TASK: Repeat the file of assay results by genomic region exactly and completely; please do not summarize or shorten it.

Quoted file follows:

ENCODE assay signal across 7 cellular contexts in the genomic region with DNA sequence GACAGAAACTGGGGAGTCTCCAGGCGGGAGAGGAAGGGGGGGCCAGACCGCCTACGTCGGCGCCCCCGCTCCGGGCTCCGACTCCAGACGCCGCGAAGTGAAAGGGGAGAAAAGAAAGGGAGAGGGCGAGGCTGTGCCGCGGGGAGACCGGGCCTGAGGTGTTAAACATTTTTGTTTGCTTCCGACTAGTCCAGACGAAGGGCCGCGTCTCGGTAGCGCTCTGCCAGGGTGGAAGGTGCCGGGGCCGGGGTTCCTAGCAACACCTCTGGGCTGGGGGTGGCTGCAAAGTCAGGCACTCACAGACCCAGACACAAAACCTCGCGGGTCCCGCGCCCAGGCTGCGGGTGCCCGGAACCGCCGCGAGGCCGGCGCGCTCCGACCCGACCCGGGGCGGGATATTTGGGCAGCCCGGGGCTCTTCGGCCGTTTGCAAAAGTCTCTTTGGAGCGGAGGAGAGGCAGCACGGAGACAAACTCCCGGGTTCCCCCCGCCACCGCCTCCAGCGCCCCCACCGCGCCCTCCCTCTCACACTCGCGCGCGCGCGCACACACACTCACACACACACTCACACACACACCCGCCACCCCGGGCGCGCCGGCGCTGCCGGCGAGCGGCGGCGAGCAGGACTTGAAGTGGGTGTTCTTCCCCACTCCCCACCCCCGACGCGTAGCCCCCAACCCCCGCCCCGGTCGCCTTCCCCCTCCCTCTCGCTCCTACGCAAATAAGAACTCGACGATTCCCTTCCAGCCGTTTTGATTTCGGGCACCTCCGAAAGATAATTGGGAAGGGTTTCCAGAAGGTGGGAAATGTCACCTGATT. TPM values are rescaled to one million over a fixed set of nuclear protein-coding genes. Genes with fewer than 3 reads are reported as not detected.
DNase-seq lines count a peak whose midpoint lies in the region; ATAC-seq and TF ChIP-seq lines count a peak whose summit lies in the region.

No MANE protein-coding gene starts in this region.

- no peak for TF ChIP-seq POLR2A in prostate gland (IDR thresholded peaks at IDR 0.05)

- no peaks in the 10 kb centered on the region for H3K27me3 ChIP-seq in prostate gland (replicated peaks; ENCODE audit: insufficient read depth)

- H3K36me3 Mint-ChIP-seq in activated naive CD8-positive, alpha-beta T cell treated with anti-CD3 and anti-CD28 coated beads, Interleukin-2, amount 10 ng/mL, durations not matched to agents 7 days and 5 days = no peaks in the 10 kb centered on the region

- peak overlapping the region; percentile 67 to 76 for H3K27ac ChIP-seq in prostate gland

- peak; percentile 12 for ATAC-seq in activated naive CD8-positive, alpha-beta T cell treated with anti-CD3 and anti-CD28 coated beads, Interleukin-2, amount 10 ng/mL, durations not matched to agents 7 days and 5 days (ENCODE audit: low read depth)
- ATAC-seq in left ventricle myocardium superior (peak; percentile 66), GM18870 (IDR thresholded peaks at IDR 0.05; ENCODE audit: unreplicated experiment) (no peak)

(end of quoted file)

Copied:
ENCODE assay signal across 7 cellular contexts in the genomic region with DNA sequence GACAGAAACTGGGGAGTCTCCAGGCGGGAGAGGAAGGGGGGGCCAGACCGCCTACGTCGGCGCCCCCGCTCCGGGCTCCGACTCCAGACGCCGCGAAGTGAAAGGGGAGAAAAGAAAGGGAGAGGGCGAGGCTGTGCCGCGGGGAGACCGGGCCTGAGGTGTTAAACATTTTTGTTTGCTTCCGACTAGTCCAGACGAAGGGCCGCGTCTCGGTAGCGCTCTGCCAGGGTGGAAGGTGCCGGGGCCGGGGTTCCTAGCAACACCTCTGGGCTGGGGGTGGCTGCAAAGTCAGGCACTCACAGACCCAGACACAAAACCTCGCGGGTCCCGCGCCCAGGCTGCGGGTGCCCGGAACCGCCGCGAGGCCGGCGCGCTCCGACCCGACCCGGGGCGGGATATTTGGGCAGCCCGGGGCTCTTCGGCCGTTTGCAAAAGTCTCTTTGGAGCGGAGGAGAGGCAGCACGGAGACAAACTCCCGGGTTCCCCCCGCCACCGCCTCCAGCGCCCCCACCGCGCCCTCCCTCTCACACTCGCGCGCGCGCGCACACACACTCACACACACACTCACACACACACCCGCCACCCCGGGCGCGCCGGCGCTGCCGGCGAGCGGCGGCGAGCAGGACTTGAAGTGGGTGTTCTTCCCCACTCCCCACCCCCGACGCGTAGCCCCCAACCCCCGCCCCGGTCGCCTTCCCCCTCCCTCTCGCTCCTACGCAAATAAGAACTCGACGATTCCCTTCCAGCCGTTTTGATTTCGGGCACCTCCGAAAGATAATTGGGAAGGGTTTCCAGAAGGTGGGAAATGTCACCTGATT. TPM values are rescaled to one million over a fixed set of nuclear protein-coding genes. Genes with fewer than 3 reads are reported as not detected.
DNase-seq lines count a peak whose midpoint lies in the region; ATAC-seq and TF ChIP-seq lines count a peak whose summit lies in the region.

No MANE protein-coding gene starts in this region.

- no peak for TF ChIP-seq POLR2A in prostate gland (IDR thresholded peaks at IDR 0.05)

- no peaks in the 10 kb centered on the region for H3K27me3 ChIP-seq in prostate gland (replicated peaks; ENCODE audit: insufficient read depth)

- H3K36me3 Mint-ChIP-seq in activated naive CD8-positive, alpha-beta T cell treated with anti-CD3 and anti-CD28 coated beads, Interleukin-2, amount 10 ng/mL, durations not matched to agents 7 days and 5 days = no peaks in the 10 kb centered on the region

- peak overlapping the region; percentile 67 to 76 for H3K27ac ChIP-seq in prostate gland

- peak; percentile 12 for ATAC-seq in activated naive CD8-positive, alpha-beta T cell treated with anti-CD3 and anti-CD28 coated beads, Interleukin-2, amount 10 ng/mL, durations not matched to agents 7 days and 5 days (ENCODE audit: low read depth)
- ATAC-seq in left ventricle myocardium superior (peak; percentile 66), GM18870 (IDR thresholded peaks at IDR 0.05; ENCODE audit: unreplicated experiment) (no peak)